Jesus turned the discussion from handwashing (Matthew 15:2) to the more important subject of being clean in our hearts, speech, and thinking. "After Jesus called the crowd to Him, He said to them, 'Hear and understand. It is not what enters into the mouth that defiles the man, but what proceeds out of the mouth, this defiles the man' " (Matthew 15:10-11). The Greek word for defile is koinoó, which means unclean, pollute, or desecrate (Ref. 1). "Jesus replaced the normal Jewish understandings of defilement with the truth that defilement comes from an impure heart, not the violation of external rules" (Ref. 2 below).
In Matthew 15:11 and Matthew 15:18, the Greek word for man is anthrópos, which is the generic term for mankind; the human race; people, including women and men (Ref. 3).
Our heart is the source of the evil and the good we speak. When Jesus spoke about the heart of man in Matthew 15:15-20, he spoke a concept that was familiar to his Jewish listeners. The Hebrew word for heart is leb, which means inner man, mind, will, heart (Ref. 4). The Hebrew word, leb (heart), occurs over 500 times in the Old Testament (Ref. 4). The prophet Jeremiah said, "The heart is more deceitful than all else and is desperately sick; who can understand it?" (Jeremiah 17:9). David prayed, "Create in me a clean heart, O God, and renew a steadfast spirit within me" (Psalm 51:10).
In the New Testament, the Greek word for heart in Matthew 15:18 and in almost all New Testament occurrences is kardia (Ref. 5). Kardia occurs over 150 times in the New Testament (Ref. 5). Kardia means the heart; mind, character, inner self, will, intention (Ref. 5). In Matthew 15:18, Jesus is saying that the evil that comes out of our mouth comes from what is in our heart.
Jesus also said, "The good man out of the good treasure of his heart brings forth what is good; and the evil man out of the evil treasure brings forth what is evil; for his mouth speaks from that which fills his heart" (Luke 6:45).
Below I have included a "HIPO" (Hierarchical Input Process Output) chart that I prepared many years ago when I first taught this lesson on Sound Speech to my Adult Sunday School class at church. At the time, I was working as a computer programmer for a large company. The chart illustrates examples of healthy and unhealthy inputs we take into our hearts. Our senses also can influence our heart. Our mouths are our primary output device (Matthew 15:11, 18). In today's culture, with texting, tweeting, instant messaging, and email, we should include our "fingers" as output devices as well. The concept still applies.
It is important to guard what we take into our heart. The purity of what we take into or allow into our heart affects the quality of what we say. As per the examples in Figure 1 above, we need to be careful about our entertainment choices and being around unwholesome speech because these can contaminate our thinking.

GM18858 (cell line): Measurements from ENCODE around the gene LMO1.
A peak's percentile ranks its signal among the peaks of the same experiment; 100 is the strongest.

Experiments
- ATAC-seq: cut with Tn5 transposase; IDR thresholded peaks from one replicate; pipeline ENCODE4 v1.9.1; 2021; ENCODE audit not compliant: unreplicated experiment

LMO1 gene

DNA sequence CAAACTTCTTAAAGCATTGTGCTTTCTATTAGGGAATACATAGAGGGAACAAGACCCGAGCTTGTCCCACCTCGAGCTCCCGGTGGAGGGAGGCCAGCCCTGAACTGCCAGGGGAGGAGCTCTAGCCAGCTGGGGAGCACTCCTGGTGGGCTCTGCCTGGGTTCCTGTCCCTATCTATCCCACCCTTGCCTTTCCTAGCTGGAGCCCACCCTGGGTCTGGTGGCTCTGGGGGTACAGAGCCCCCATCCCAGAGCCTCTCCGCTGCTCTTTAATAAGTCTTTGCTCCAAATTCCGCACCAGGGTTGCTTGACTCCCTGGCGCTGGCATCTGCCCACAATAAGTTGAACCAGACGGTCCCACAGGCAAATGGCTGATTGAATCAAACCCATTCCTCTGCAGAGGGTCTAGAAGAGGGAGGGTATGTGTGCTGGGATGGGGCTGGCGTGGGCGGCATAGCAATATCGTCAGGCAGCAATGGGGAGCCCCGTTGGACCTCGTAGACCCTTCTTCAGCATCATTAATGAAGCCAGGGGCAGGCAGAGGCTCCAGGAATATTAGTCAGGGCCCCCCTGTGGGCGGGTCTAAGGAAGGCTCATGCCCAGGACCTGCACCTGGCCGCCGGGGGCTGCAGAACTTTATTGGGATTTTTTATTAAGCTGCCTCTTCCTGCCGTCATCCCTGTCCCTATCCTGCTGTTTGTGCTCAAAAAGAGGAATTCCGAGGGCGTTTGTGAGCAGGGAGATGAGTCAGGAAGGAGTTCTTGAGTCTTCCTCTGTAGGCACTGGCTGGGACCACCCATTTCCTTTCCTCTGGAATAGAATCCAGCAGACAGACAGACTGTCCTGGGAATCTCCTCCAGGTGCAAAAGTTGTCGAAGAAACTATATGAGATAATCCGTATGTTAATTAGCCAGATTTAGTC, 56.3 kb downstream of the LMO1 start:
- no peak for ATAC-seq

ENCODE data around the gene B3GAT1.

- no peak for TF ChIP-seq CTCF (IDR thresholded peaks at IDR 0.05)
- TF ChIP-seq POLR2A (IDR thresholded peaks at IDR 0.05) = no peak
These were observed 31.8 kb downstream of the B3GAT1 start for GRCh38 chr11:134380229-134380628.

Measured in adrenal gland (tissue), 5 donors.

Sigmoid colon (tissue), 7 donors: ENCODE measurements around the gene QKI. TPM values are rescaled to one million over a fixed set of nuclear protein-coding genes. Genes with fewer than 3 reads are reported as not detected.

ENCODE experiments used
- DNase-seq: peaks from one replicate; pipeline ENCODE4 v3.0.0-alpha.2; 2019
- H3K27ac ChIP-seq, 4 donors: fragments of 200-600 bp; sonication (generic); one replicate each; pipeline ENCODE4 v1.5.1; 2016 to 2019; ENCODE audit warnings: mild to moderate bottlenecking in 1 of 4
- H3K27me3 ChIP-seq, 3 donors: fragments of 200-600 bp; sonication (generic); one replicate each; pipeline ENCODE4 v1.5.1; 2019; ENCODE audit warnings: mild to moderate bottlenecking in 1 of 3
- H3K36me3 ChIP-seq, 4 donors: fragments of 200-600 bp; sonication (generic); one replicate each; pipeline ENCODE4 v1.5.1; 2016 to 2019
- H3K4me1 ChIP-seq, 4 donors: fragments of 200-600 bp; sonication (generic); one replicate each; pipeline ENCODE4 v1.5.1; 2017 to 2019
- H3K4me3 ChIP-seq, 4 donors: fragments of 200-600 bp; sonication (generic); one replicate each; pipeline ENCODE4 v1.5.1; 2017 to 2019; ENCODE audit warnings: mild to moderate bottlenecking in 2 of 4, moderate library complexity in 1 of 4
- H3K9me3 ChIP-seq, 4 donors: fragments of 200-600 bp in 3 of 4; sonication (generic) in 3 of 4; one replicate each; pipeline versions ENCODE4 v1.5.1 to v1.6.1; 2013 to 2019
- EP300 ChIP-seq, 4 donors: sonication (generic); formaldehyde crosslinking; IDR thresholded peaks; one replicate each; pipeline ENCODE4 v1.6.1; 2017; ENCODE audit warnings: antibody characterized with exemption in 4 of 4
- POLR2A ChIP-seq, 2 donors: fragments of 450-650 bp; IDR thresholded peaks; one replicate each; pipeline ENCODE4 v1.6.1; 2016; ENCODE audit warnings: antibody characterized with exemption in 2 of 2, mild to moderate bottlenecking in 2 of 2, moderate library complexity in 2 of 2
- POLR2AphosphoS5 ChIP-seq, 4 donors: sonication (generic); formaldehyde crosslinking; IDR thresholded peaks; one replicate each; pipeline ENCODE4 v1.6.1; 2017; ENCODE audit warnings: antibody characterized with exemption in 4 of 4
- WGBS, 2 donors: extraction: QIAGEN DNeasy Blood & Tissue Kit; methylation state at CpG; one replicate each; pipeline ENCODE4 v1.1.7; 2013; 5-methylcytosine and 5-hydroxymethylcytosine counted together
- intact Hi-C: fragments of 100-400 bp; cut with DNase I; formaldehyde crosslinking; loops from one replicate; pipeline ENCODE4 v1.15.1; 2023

The apostle Paul was quite clear when he described what we should think about. "Finally, brethren, whatever is true, whatever is honorable, whatever is right, whatever is pure, whatever is lovely, whatever is of good repute, if there is any excellence and if anything worthy of praise, dwell on these things" (Philippians 4:8, italics added).
David said, "How can a young man keep his way pure? By guarding it according to your word" (Psalm 119:9).
Solomon wrote, "Above all else, guard your heart, for everything you do flows from it" (Proverbs 4:23).
Apply. Pray and ask God to bring to your mind the steps you should take to guard your heart and to improve the purity of your thinking (Philippians 4:8). As part of your action plan, read and meditate upon God's word daily (Psalm 119:9).
"Let no unwholesome word proceed from your mouth, but only such a word as is good for edification according to the need of the moment, so that it will give grace to those who hear." (Ephesians 4:29)
This article is the second in the series, "Biblical Principles of Sound Speech." Today's lesson focuses on the attributes of sound speech, that is, the essential characteristics that our speech should have.
Consider. Think for a moment. What do you think the positive qualities of speech should be? If someone asked you to describe what the Bible says our speech should be like, what would you say in reply?
Today's lesson describes the four characteristics of sound speech in Ephesians 4:29. Today's verse is part of the Apostle Paul's letter to Christian believers at the church in Ephesus (Ephesians 1:1).
Wholesome. The first characteristic of sound speech in Ephesians 4:29 is that it should be wholesome. The Merriam-Webster Dictionary defines wholesome as promoting health and well being, sound in mind and morals, prudent, and safe (Ref. 3). Our wholesome speech should promote the well-being of others, as we will see in the discussion below.